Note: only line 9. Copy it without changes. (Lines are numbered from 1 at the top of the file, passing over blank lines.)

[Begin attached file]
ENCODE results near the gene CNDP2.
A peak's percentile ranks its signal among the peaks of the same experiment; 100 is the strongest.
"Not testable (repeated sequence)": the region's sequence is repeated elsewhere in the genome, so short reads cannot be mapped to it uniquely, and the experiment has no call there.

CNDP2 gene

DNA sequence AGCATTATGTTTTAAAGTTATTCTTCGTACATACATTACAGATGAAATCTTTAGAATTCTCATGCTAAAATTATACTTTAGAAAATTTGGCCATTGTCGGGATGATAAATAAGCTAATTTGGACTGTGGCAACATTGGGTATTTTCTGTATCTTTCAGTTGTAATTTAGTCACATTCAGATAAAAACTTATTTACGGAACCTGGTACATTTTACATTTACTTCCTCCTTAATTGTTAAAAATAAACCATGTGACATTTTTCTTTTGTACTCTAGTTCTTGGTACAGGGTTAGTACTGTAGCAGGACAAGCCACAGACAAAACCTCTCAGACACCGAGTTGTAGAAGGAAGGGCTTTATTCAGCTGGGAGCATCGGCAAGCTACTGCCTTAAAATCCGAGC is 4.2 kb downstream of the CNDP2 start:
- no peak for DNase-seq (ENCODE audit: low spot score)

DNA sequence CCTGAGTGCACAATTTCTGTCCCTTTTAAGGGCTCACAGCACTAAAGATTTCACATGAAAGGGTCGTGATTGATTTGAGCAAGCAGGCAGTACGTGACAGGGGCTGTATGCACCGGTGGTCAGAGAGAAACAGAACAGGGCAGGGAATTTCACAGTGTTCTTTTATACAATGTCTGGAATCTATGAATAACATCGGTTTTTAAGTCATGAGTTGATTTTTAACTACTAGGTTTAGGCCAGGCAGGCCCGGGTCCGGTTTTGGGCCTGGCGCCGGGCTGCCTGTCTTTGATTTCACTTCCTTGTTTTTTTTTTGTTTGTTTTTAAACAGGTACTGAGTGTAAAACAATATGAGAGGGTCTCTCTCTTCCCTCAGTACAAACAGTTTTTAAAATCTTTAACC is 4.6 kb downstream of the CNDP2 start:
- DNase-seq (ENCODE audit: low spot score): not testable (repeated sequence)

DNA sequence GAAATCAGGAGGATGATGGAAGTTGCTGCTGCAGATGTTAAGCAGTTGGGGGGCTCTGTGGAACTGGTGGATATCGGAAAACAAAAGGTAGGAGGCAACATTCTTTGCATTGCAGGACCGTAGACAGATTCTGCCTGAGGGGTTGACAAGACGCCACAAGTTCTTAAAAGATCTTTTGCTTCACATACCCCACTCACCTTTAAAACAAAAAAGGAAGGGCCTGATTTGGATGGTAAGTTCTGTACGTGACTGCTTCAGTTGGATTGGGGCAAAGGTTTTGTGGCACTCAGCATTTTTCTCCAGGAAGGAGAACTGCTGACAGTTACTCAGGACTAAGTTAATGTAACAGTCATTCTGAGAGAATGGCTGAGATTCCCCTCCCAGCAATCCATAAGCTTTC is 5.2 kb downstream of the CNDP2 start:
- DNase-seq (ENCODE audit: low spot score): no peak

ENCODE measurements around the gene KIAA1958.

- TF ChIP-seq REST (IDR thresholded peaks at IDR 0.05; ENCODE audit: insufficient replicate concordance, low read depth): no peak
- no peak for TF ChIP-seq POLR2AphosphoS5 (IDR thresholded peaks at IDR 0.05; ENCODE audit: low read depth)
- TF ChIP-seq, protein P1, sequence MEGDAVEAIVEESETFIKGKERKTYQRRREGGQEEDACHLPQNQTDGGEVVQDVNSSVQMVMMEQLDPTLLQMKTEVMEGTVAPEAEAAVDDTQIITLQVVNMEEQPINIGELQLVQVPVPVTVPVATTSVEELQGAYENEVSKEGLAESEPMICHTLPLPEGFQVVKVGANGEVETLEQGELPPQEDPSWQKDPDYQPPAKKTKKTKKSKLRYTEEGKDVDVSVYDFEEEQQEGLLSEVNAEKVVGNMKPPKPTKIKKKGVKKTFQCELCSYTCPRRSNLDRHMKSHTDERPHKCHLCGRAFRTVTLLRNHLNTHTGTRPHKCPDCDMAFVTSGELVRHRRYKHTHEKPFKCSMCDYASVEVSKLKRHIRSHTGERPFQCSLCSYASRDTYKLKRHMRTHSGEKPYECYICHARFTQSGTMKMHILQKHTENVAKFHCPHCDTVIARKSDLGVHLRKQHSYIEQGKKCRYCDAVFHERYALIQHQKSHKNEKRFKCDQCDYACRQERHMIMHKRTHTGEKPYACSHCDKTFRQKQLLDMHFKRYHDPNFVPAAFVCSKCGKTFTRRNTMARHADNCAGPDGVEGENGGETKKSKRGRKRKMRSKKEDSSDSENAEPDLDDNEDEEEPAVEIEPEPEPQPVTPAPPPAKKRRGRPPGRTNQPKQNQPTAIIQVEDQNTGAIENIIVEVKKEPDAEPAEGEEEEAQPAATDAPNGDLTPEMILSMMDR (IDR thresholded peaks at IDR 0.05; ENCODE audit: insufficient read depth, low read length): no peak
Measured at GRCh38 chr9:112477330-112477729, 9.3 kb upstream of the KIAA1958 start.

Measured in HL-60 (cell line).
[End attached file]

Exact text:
DNA sequence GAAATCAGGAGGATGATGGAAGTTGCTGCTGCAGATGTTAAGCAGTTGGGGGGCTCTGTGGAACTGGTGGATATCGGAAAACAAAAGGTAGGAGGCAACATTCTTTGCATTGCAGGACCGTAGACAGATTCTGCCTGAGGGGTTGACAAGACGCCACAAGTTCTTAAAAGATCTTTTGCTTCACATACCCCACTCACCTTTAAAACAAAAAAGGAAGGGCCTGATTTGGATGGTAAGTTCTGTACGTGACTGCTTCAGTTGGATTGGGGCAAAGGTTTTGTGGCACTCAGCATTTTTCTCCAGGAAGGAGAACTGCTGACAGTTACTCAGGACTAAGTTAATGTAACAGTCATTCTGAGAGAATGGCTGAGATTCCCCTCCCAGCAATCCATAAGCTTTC is 5.2 kb downstream of the CNDP2 start: